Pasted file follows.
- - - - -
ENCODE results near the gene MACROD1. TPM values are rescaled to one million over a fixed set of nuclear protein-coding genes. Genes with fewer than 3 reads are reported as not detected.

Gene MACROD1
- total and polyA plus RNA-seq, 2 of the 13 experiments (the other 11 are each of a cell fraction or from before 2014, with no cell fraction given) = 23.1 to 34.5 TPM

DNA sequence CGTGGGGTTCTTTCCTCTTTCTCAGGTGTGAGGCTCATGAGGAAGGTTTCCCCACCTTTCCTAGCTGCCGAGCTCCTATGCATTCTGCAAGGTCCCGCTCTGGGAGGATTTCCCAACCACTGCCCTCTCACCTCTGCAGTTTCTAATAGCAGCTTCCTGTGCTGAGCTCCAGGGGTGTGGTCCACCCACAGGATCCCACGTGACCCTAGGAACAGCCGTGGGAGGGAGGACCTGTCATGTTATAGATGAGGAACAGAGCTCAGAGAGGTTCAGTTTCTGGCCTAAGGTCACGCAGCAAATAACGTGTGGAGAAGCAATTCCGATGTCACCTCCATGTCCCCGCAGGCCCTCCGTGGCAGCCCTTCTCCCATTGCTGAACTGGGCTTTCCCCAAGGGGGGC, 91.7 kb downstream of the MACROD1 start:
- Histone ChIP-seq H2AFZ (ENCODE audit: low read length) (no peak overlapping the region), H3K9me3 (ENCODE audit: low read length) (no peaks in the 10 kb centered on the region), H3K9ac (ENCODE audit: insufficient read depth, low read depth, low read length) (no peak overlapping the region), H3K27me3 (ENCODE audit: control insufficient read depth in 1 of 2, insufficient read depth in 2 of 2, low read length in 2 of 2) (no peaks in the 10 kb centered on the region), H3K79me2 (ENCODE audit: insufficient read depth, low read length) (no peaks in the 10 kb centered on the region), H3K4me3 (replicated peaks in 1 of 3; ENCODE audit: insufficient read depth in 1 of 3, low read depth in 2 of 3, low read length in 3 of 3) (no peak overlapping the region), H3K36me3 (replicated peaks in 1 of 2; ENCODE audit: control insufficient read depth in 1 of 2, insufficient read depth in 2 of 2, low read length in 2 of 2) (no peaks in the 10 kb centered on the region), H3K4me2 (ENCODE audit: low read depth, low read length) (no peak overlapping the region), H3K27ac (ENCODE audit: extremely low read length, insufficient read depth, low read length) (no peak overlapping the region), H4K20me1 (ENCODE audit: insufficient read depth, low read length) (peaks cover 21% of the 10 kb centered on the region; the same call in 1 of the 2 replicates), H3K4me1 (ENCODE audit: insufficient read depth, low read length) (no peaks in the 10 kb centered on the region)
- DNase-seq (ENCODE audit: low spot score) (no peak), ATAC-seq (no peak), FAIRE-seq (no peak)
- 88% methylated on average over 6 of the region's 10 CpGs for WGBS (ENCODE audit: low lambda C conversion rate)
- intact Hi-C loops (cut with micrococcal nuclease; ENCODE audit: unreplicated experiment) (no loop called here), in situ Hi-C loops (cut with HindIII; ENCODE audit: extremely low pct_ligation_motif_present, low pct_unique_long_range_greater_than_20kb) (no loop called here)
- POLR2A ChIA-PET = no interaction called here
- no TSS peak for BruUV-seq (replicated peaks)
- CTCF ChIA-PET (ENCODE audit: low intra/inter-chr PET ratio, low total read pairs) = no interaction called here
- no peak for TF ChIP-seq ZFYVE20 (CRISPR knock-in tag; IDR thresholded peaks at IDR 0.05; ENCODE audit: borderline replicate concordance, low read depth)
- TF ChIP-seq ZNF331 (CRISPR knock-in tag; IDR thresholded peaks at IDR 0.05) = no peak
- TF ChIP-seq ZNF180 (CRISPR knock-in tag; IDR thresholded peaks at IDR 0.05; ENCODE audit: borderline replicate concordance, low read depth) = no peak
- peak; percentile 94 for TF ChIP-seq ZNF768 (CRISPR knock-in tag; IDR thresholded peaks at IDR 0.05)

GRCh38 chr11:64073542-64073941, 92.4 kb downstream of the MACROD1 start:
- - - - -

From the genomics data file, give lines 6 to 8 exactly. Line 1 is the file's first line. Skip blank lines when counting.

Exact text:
- DNase-seq (ENCODE audit: low spot score) (no peak), ATAC-seq (no peak), FAIRE-seq (no peak)
- 88% methylated on average over 6 of the region's 10 CpGs for WGBS (ENCODE audit: low lambda C conversion rate)
- intact Hi-C loops (cut with micrococcal nuclease; ENCODE audit: unreplicated experiment) (no loop called here), in situ Hi-C loops (cut with HindIII; ENCODE audit: extremely low pct_ligation_motif_present, low pct_unique_long_range_greater_than_20kb) (no loop called here)